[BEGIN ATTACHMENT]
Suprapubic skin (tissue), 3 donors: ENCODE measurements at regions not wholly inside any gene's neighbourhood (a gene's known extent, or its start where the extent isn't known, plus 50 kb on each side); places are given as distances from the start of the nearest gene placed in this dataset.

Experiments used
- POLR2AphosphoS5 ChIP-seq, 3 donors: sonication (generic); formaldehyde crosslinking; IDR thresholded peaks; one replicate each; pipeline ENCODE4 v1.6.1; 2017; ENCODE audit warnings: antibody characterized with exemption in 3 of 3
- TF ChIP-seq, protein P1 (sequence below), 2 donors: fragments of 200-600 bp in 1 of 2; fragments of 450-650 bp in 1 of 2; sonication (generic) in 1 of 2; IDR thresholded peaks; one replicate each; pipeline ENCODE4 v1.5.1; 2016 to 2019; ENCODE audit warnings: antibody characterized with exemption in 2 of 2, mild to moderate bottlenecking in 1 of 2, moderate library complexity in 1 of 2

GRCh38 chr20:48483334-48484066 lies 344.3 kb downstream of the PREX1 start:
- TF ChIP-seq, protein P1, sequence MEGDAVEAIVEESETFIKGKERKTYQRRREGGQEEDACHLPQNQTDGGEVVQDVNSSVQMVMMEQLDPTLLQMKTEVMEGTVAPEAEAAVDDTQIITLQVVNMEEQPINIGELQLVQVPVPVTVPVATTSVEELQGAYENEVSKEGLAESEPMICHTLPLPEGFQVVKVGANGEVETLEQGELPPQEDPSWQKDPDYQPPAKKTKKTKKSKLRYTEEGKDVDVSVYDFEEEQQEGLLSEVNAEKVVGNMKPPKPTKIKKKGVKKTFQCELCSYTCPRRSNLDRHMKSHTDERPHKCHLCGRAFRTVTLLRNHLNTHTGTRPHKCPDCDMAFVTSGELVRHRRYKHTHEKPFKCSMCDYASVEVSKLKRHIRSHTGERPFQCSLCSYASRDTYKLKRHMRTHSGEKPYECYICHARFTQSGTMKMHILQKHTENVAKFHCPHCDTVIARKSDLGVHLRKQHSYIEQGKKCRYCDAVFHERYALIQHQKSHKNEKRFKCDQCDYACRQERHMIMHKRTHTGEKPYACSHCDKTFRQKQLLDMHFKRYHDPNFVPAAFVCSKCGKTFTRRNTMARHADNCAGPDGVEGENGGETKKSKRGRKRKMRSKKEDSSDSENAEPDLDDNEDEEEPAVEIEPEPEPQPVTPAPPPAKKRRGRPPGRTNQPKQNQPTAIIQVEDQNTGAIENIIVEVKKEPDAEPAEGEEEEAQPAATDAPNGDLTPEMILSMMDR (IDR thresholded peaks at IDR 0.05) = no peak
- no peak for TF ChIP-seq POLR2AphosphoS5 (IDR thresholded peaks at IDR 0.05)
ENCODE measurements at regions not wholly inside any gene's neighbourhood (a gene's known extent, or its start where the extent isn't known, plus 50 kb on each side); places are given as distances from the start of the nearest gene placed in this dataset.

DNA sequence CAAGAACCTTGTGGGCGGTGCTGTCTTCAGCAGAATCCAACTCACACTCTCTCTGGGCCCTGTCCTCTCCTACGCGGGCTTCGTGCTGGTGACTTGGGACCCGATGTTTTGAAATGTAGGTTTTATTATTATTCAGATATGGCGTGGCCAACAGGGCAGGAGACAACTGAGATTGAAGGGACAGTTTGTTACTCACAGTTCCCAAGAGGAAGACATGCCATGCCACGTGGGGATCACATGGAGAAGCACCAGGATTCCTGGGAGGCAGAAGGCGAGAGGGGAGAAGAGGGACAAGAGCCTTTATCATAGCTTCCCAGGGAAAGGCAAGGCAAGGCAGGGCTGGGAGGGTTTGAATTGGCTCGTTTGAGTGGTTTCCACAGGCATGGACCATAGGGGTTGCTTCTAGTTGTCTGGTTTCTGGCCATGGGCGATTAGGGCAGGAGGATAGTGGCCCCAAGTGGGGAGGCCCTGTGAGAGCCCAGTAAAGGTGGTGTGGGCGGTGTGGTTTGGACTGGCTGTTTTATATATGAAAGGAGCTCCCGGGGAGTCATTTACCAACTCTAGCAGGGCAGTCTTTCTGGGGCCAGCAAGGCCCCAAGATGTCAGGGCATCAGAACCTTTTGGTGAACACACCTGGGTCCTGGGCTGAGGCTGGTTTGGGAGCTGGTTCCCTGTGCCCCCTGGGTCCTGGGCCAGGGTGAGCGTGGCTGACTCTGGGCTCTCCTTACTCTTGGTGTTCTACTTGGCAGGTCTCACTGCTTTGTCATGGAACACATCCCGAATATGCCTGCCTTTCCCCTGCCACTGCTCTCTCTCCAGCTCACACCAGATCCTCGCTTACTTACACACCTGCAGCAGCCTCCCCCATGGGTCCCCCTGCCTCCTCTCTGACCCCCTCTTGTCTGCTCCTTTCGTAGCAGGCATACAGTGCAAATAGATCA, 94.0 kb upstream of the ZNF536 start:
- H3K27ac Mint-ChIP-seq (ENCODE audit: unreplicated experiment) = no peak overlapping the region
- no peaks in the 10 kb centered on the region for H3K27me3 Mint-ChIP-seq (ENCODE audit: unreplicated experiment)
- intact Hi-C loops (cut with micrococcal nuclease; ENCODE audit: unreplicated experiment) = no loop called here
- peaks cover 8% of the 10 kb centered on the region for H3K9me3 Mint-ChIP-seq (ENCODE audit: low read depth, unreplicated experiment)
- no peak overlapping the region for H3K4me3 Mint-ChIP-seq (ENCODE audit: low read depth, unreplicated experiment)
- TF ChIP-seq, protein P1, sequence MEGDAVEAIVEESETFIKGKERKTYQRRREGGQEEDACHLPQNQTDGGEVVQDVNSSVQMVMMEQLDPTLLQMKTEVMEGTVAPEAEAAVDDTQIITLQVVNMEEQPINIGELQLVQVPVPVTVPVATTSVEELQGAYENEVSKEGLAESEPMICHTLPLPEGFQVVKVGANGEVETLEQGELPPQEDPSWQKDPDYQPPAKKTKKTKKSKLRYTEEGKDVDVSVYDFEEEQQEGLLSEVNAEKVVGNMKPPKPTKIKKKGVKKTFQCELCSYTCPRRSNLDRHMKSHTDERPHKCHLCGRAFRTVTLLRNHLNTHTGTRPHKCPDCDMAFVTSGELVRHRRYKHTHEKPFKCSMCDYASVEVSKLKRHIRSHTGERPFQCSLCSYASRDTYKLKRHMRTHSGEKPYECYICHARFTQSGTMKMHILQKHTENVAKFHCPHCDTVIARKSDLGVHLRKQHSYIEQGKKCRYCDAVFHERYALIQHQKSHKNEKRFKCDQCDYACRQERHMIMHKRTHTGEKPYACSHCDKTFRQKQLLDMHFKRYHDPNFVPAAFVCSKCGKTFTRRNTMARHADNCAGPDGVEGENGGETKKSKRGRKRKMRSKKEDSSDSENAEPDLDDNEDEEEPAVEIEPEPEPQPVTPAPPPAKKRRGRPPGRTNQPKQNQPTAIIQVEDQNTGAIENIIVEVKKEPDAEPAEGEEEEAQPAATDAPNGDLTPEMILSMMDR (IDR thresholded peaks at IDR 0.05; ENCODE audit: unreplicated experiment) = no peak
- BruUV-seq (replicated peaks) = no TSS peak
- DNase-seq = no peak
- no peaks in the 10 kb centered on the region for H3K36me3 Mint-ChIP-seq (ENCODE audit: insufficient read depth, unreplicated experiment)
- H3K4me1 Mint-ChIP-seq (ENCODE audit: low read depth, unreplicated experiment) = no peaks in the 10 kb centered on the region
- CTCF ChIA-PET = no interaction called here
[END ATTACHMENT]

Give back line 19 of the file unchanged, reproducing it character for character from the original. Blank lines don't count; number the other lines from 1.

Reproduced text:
- H3K4me1 Mint-ChIP-seq (ENCODE audit: low read depth, unreplicated experiment) = no peaks in the 10 kb centered on the region